1-Sentence-Summary: The Wisdom Of Crowds researches why groups reach better decisions than individuals, what makes groups smart, where the dangers of group decisions lie, and how each of us can encourage the groups we are part of to work together.
Read in: 4 minutes
Favorite quote from the author:
The book that’s been sitting in my library the second longest out of all. I expected something about crowdfunding and the power of the internet, and was surprised.
James Surowiecki managed to explain a really cool idea (which is actually quite old), using plenty of pre-internet examples. He’s a staff writer for The New Yorker, the book was published in 2004.
Here are my lessons:
- Big crowds make smarter decisions than any individual.
- Herd behavior weakens the power of crowd decisions.
- Think more like a pedestrian.
Ready to get smarter? Let’s go!
Lesson 1: Big crowds reach smarter decisions than individuals.
When Francis Galton visited a livestock fair in 1906, he surely wasn’t expecting this. Over 800 contestants entered a contest where they had to guess the weight of an ox.
Being a true scientist, Galton took a close look at the statistical data (hard work by the way, without Excel), and found no one guessed the true weight of the ox (1,198 lbs), correctly.
The closest guess was 1,207 lbs, still 9 pounds off.
However, when he calculated the average weight guess of all participants, he was shocked: 1,197 lbs. The crowd as a whole was just 1 lb off.
This phenomenon persists, even though weight guessing contests have gone a bit out of fashion.
A modern example would be Wikipedia. While no single person could have provided all the information for Mr. Galt’s Wikipedia article, the combined power of Wikipedia’s open contributor model helped create a sound report on the man.
Lesson 2: Herd behavior can weaken the power of crowd decisions.
Sometimes groups reach wrong decisions, despite being big and diverse. One of the reasons can be herd behavior.
Humans are social beings, and thus we naturally feel safer if we go with the common opinion of the crowd. It lets us hide inside the crowd and protects us from potentially looking like a fool or even being expelled from the group.
Remember when you told your parents that you “have to stay till 12 am at Jake’s party, because everyone else gets to stay that late?“. Yeah, that’s what I’m talking about.
Note: The cool thing about this particular example was that it worked if everyone told this to their parents, none of whom had originally agreed to staying out that late 😀
There are 2 factors that strengthen this natural tendency of ours:
- Social proof
- Social rank
Social proof is what most websites nowadays use to make you buy their stuff. It can come in the form of “X number of customers”, “join 40,000 subscribers”, or the number of people who backed a Kickstarter project for 3D printed soles.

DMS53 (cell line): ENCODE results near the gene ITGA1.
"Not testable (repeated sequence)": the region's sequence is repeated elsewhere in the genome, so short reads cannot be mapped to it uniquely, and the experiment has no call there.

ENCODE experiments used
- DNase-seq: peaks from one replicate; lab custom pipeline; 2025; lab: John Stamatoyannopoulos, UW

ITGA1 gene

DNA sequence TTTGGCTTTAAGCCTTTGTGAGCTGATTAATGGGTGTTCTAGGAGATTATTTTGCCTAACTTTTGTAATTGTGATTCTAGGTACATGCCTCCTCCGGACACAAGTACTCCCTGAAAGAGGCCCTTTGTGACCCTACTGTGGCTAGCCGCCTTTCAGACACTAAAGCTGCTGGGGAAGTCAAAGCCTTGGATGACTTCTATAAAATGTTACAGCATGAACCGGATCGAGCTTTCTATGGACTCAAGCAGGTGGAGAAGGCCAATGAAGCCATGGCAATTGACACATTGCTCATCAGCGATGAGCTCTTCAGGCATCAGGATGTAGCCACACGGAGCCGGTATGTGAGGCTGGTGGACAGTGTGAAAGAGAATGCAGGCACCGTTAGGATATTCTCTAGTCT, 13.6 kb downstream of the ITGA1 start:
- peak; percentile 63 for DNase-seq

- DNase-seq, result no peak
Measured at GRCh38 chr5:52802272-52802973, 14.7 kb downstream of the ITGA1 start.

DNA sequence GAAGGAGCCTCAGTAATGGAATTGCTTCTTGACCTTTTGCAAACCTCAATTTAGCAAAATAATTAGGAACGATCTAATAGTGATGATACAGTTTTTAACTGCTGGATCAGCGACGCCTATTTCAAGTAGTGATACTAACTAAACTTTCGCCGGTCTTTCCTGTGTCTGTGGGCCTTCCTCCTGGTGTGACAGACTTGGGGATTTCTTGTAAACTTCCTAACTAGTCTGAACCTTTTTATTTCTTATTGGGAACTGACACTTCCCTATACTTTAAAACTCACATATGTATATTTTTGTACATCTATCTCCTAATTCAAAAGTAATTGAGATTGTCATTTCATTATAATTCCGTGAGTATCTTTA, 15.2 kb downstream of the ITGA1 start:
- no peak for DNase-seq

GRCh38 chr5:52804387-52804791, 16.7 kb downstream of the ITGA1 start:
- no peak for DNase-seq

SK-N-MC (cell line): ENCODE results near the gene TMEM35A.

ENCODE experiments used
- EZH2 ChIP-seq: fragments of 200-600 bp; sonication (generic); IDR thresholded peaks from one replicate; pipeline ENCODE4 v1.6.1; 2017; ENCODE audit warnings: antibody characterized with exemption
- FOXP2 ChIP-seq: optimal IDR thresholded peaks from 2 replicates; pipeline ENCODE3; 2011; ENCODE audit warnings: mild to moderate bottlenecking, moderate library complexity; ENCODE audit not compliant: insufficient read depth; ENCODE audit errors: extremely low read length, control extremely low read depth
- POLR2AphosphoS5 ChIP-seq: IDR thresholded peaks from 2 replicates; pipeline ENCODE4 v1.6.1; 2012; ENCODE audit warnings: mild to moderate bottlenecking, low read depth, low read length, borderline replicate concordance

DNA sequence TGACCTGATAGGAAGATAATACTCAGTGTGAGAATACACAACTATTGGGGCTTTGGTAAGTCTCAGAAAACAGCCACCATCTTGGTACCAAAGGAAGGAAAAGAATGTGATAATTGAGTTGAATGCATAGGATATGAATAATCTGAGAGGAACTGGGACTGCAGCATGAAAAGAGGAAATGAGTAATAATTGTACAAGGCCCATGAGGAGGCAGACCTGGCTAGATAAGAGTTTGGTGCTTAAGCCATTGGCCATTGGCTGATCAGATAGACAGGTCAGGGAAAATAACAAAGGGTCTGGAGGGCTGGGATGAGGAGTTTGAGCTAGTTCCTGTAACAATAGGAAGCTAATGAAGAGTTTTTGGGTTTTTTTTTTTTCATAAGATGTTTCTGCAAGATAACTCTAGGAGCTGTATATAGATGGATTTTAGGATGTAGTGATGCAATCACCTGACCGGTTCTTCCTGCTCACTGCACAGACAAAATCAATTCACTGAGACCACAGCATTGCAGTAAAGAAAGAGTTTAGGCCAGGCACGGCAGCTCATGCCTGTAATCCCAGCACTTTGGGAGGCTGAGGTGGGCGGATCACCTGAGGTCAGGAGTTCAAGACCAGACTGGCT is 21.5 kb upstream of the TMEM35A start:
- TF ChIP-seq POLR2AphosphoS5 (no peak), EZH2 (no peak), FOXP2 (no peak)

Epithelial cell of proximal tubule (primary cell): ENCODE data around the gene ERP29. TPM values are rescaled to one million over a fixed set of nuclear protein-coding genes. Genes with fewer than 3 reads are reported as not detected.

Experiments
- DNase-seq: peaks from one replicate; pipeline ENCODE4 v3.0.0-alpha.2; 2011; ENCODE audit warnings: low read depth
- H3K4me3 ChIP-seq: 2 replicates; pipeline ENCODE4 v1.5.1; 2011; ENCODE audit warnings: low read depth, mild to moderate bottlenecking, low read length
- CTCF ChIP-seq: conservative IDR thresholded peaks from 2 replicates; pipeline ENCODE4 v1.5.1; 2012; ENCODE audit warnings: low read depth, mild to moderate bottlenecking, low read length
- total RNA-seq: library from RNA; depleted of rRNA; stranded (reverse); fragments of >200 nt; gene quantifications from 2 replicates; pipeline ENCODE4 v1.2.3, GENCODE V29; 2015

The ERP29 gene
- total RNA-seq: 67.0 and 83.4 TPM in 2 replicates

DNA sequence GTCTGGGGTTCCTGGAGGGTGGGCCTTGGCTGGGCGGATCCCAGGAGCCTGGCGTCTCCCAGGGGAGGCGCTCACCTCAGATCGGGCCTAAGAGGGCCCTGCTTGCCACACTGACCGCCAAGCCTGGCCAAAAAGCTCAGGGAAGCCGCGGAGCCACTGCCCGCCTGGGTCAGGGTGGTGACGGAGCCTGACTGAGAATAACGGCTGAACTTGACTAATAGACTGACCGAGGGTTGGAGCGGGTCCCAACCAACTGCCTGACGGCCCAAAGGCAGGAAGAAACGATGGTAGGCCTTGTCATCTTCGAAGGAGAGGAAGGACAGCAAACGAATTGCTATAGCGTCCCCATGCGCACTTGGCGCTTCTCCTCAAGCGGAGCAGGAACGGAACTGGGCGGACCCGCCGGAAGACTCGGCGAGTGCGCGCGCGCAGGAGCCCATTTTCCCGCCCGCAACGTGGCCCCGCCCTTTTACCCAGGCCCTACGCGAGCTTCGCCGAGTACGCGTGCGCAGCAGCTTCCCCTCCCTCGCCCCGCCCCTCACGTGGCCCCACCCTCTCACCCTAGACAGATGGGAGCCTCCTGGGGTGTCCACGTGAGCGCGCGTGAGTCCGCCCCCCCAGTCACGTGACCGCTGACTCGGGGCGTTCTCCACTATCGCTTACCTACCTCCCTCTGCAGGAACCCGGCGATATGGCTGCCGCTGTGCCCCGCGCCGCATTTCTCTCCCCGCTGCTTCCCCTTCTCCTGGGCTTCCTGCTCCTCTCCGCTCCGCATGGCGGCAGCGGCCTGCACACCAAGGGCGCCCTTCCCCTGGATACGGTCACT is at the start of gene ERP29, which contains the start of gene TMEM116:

If we know members of a group have used a certain service, or trust a person, it’s easier for us to trust the same brand or individual.
However, this goes wrong when we accept social proof and use it as a replacement for doing our own thinking.
In a similar fashion, hierarchy can have a big influence on whether we follow the herd.
Because the leader is assumed to be an authority, we follow his or her opinion. A worst-case-scenario of herd behavior can be seen in the mass suicide of Heaven’s Gate, a UFO-related sect, where 39 members followed the leader into death to be taken away from earth by UFOs.
Even if we are smarter in groups, we should still always think independently and make up our own mind. Only then will the group reach the best decision.
Lesson 3: You should think more like a pedestrian.
Why do groups work in the first place? Because they automatically coordinate themselves, as long as everyone’s looking out for other people.
Take walking on the street as an example.
When you walk around, do you bump into other people all the time? Of course not!
You adjust to the group and walk faster or slower, in order to avoid crashing into people, and you also anticipate where others are going, so you can pass them left or right.
Note: Have you ever noticed how hard it is to pass someone once you’ve made eye contact? Once we consciously note someone coming towards us, it becomes a 1-on-1 exchange, and there’s no group to adapt to. That’s why you might find yourself going left, right, left, only to end up right in front of the person you just looked at.
The summary made a great analogy for life here: People who look where others want to go reach their own goals faster.
So think a bit more like a pedestrian, and everyone will win!
My personal take-aways
I loved the introductory example, I did not expect this idea to be “so old”. Again, the non-internet examples were a lot of fun and made me think about coming up with more modern examples on my own.
This summary is a bit older (as can be seen by the way it’s structured on Blinkist), but still a good one.
I’d definitely consider getting the book, I expect it to have lots more examples. Highly recommended read for anyone who’s trying to build a company.
What else can you learn from the blinks?
- Why group diversity is important for good decisions
- If bigger really means better
- What can completely ruin the wisdom of crowds
- The structure of the most intelligent groups
- How to keep people in a group for the long run
Who would I recommend The Wisdom Of Crowds summary to?
The 14 year old, who’s curious about math and a bit of a hobby scientist, the 32 year old who’s in the early stages of his small business with few team members, and anyone who doesn’t really pay attention when walking around on the street.